In the leader for July there is a hard nut to crack for some who yet boldly defend shallow Vine-borders. I have no doubt but this subject (as all that concerns the Vine generally does) will in due time be thoroughly ventilated. I have no intention of entering into the matter, further than saying that there is as much common-sense in the views there promulgated as has appeared in print on Vine-management for some years. While reading the remarks in reference to Vines on the "rocky hill-sides" of the Rhine, it brings forcibly to my mind the conversations it was often my privilege to enjoy with one who was a most successful Grape-grower in this country; and many of his lessons were learned in France and Italy. Much of what he saw in these countries he profited by, learning to thoroughly avoid the practices of some, and closely imitate the practices of others. I need not say that the first were the unsuccessful cultivators, and the latter those who were successful. The finest crops, and by far the most superior fruit, were had where the roots got down a great depth, and some of the rocky hills were the positions where the roots went deepest into the ground and moisture was most abundant. This can be easily illustrated in our country.

On some steep hills which I climbed last year, Heath, Ferns, Violas, and shrubs of many kinds, I saw growing in great luxuriance on the elevated positions, while the same plants far below on the plains were burnt up with drought. Springs of water were abundant on the steepest part of the hills, when the cattle in the valleys were parched with drought. By this one can easily understand how plants can have abundance of moisture on hill-sides. Let any one throw up a ridge of soil (the higher the better) and observe how moisture-loving plants will luxuriate after their roots are established in the soil. Depth of soil, where water cannot become stagnant, will fight half of the practical gardener's battles!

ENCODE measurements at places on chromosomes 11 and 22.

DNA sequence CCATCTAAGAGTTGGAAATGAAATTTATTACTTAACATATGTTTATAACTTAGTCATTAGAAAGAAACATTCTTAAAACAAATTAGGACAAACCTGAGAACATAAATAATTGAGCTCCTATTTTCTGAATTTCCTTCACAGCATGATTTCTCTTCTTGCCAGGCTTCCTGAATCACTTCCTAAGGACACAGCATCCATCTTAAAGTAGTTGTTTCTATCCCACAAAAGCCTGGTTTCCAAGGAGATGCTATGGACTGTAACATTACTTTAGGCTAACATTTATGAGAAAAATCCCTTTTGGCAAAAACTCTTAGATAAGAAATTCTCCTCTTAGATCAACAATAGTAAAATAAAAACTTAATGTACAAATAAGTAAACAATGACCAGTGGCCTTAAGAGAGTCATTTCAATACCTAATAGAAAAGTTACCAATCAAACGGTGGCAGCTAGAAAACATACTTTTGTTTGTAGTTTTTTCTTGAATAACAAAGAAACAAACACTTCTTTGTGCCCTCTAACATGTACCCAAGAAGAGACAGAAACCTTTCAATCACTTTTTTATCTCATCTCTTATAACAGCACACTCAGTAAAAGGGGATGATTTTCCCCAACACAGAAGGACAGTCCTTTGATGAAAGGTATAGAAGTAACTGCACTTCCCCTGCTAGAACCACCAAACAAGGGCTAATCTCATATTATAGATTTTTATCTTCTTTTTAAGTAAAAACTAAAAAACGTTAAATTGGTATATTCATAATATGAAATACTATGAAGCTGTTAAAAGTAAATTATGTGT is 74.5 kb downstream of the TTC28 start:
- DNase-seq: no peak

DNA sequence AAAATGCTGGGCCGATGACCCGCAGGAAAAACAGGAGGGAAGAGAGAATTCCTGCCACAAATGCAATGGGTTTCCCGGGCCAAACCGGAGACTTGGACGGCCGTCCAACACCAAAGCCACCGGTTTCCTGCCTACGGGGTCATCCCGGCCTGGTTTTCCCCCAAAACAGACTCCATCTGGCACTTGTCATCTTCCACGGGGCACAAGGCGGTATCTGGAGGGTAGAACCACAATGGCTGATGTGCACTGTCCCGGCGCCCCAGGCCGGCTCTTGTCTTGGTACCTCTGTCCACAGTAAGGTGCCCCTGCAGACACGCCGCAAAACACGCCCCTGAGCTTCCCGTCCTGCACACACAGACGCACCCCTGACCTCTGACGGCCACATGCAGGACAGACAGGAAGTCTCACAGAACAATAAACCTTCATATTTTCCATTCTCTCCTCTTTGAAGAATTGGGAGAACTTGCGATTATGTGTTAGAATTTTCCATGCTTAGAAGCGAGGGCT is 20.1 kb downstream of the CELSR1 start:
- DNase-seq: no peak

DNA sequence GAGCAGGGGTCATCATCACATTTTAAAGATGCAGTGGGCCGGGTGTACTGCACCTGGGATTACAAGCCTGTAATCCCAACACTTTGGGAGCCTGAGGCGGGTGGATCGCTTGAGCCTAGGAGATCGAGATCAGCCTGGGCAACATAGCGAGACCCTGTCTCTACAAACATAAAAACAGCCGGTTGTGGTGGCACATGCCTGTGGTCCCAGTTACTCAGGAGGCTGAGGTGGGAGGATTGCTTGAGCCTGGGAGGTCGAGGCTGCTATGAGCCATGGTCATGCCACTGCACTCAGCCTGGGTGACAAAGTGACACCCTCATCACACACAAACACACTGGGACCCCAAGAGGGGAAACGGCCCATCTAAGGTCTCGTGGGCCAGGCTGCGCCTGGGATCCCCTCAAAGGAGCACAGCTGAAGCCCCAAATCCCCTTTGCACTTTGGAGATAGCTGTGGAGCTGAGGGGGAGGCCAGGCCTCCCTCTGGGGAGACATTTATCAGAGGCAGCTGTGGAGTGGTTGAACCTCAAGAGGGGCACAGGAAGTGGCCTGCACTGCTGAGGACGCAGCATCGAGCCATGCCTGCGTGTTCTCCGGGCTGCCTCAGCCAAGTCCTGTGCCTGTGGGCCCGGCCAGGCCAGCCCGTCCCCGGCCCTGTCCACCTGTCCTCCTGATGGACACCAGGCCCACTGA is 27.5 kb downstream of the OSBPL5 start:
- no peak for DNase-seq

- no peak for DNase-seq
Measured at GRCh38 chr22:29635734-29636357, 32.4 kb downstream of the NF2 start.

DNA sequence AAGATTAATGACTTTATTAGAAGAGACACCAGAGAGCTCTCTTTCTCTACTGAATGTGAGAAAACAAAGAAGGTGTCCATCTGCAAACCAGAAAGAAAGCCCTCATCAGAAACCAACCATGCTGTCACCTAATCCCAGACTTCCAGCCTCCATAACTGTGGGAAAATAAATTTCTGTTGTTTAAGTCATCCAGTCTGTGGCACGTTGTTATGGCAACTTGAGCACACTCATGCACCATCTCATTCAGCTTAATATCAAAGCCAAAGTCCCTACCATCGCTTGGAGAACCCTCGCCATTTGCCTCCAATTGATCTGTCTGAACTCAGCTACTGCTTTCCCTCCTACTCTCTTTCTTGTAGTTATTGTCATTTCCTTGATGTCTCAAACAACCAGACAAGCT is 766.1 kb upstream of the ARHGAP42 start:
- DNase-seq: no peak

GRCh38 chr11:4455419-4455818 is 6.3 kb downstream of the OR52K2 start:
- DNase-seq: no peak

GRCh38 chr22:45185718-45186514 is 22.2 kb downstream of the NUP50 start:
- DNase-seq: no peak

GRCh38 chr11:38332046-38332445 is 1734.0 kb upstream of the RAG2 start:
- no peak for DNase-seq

To turn to the Vines: my friend mentioned the various modes of supplying manure to the roots. Sewage, in a fresh state, was a favourite system of some, and by far the most effective; but to carry this practice out in our shallow Vine-borders in this country would be certain destruction. In Italy, the great depth the feeders were from the surface prevented any mishap, as the rains washed down the strong food gradually and very slowly. To use weak material would have been sheer waste, as it would have been exhausted before it reached the active roots. I have observed this friend I refer to watering his Vines; it was not a dribble in his well-prepared borders, but a thorough soaking well out in his kitchen-garden, where the feeders were pushing their way in search of fresh supplies of food. The borders, of course, contained the roots which conducted the fresh supplies from their points to the Vines; but little attention was given - there, indeed, they were covered with broad gravel-walks. No red-spider or shanking was an annoyance there.

This friend was the late Mr William Allan, who lived thirty-five years as head-gardener to the late and present Lord Rendlesham of Rendlesham Hall, Suffolk. Six years of his time were spent in Italy. He was a keen observer, and dearly loved the cultivation of the Vine and Peach, and he was with these (as indeed every branch of his profession) singularly successful. Camellias flourished in Mr Allan's hands. He carefully observed the Belgian growers, when he lived in that country, collecting decayed wood, and carefully storing it up as mould for potting; and many an old Oak at Rendlesham had its decayed centre scooped out by Mr Allan for potting his Camellias. M. Temple.